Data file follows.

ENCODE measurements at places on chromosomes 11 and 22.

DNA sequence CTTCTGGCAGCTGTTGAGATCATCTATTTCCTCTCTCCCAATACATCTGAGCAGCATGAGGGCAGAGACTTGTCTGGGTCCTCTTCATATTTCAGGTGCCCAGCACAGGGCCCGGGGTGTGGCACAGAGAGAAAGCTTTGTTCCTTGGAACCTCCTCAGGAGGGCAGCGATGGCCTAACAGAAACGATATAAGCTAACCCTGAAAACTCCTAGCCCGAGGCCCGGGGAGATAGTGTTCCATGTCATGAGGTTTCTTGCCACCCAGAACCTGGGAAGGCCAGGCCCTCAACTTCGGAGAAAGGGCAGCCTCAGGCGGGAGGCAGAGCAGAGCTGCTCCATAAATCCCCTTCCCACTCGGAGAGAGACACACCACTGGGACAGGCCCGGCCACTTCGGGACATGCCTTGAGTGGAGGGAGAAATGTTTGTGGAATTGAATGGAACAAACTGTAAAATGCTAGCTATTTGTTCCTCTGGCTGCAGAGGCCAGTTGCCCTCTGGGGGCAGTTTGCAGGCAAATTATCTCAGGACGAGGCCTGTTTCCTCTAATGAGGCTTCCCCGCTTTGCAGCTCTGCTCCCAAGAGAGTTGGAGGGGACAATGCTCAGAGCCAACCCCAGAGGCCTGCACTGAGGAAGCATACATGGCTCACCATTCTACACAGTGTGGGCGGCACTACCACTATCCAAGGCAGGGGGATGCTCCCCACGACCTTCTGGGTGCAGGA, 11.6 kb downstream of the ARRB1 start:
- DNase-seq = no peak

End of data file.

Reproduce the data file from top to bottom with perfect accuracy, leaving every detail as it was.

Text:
ENCODE measurements at places on chromosomes 11 and 22.

DNA sequence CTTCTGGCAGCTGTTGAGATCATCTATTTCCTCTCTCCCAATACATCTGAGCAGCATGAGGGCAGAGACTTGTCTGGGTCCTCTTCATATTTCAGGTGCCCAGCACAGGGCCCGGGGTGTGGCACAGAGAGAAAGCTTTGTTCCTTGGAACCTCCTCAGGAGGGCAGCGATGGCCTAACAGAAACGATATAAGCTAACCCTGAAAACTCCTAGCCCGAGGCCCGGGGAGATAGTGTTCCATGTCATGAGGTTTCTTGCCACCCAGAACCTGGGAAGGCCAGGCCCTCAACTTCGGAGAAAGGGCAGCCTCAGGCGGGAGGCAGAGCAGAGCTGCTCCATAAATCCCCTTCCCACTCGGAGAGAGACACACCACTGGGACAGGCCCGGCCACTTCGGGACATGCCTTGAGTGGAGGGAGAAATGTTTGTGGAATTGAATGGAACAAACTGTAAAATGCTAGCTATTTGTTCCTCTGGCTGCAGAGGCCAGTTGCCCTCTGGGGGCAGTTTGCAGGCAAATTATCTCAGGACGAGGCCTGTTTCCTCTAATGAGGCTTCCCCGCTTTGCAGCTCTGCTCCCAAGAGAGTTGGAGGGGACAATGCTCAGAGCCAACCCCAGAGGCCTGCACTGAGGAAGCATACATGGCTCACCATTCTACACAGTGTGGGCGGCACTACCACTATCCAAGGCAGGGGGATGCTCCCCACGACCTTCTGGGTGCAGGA, 11.6 kb downstream of the ARRB1 start:
- DNase-seq = no peak